Corwin Brown Transcript

Defensive Coordinator Corwin Brown talked with the media following Wednesday's practice as the Irish prepare to take on the Boston College Eagles on Saturday night. Coach Brown was very animated and fired up by the end of the interview.

What does it take to be able to close out the game and finish off the fourth quarter?

"Just make sure that everyone executes when they are supposed to. As a coach, we call the plays and put them in positions to do their job well and then collectively we just finish."

Is it a mental thing too?

"Sometimes it is, you know. Sometimes it is a mental issue but more times than not, it's just playing football the way you did earlier in the game. You just do it the same way later. As coaches, you can call the game as you called it and what you have to do if you need to make adjustments, then you do that. But it is our job to get our kids going at the end of the day."

It's been said that you have to beat good teams to gain national recognition. Is time running out for this?

"I think every time you step out in a competitive mode, which you only have so many games per year, you want to win. I don't care who it is. Because if you lose to the teams that quote unquote suck, you are going to feel crappy. If you lose to teams who are quote unquote better teams, you're still going to feel crappy. So every time out, you want to beat that other team. I don't care who they are or where you are playing them at or what the circumstances are, you want to win. I don't care if they are ranked first or I don't even care if they aren't ranked, because you are going to get the same feeling whether you win or lose. And we want to win every time we step out on the field. I don't care if it's at home or on the road."

Is a win over USC more important than say a team like San Diego State if you are trying to build an elite program?

"Mentally, it's always better to beat teams quote unquote USC or top-tier teams. But statistically you just want to win. Now of course, it's better to beat a team of SC or someone who is supposedly one of the better teams, you know; Boston College who we're playing this week. That's really what my focus is right now, Boston College. I love to beat anybody. I don't care where they are ranked. Right now, Corwin Brown and his defense and the offense and everybody who is going on this trip with us, we're going down there with one purpose and that is to beat Boston College. I don't care where they are ranked or who they lost to two weeks ago. I don't care how many yards they run for, throw for, all we want to do is win. Would I like to go out there and beat their heads in? Absolutely, but if we give up a thousand points and still win, I will be happy with that. So, of course, you want a perfect world, everybody wants a perfect world, but at the end of the day, all you want to do is win."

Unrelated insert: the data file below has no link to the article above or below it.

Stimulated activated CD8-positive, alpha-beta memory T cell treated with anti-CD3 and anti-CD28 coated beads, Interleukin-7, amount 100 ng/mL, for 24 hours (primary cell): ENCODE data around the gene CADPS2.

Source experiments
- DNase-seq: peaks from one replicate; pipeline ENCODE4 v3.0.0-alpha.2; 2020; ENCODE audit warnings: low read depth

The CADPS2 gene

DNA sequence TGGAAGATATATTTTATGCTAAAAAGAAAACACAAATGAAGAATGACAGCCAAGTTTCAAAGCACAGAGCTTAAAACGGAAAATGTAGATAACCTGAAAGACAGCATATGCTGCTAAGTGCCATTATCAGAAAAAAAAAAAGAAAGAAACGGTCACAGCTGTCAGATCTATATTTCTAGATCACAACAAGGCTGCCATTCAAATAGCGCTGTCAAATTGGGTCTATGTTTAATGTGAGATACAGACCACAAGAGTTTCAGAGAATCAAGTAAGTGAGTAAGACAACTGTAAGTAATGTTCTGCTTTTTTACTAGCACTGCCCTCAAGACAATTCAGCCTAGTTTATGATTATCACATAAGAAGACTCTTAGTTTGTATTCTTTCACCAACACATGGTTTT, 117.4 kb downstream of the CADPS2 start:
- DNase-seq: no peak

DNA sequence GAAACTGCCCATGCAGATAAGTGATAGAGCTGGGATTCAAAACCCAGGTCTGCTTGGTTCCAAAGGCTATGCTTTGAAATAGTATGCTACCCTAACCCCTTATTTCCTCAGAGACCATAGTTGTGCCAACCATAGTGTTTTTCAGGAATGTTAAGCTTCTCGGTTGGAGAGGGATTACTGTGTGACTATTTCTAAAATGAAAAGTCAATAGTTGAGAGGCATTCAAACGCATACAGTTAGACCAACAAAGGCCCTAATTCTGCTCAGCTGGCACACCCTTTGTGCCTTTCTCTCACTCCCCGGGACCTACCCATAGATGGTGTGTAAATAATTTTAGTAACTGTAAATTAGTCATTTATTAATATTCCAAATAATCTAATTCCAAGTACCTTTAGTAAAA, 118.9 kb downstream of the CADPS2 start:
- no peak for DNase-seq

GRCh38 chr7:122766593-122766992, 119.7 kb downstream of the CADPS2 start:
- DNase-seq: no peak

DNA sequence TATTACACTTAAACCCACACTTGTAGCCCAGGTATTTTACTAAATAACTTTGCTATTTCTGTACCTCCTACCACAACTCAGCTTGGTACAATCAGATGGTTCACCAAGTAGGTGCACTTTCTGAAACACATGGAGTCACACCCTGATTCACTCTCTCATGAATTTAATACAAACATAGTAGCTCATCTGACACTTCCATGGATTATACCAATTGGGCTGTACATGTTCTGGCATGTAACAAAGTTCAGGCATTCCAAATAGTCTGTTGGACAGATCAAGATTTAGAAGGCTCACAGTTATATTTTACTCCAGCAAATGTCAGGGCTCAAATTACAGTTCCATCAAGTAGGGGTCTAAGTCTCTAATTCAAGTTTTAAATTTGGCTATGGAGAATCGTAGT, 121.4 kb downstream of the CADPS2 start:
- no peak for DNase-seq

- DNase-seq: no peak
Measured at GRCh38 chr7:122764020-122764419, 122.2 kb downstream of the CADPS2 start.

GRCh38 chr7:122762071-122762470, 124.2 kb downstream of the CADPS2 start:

What are your impressions of Boston College's offense?

"They have a good system. They have a quarterback who makes good decisions and throws the ball around pretty well. You know, he makes mistakes just like everybody else. He gets tackled. He gets pressured. He throws interceptions. Just like other people when you pressure them. You know, they've got receivers that can make plays. They've got receivers that drop balls. They've got running backs and they've got a pretty good offensive line. So they are a good team and they are a well-coached team and they play hard. I would like to think that we are a good team also. And I'd like to think that we have players too. So we will see what happens when we get to Boston."

What kind of strides has Harrison Smith made?

"He's made strides like everyone. He's done things well. There are some things, like everyone else, that you want to make sure that you keep improving upon, but he has made some strides and he has been a good player for us. He has made some plays so we're happy with him. He's very athletic. He's young and he has not played a lot. This is his second season. So you would like to think that he has a lot of room to grow because of his athleticism and he is just learning the college game. He'll get better. He'll definitely get better."

How have you seen David Bruton grow as a player and a person?

"He's grown a lot, especially from the beginning of last year. Just in his preparation and how he helps the younger guys and the older guys, making calls and being a relatively smart player. You know, there are times when he can really play the edge and there are times when you've got to play it safe and get the guy on the ground. His decision-making is a lot better than it used to be, I would say."

He is considered an NFL prospect. What qualities does he have for this next level?

"First and foremost, he will play special teams. He can play all the units on special teams and he can be a factor. From a safety-point, he's smart, and up there at that level, there are a lot of adjustments that need to be made, and he can with no problem. From a terminology standpoint, he will go to that league ahead of a lot of other people."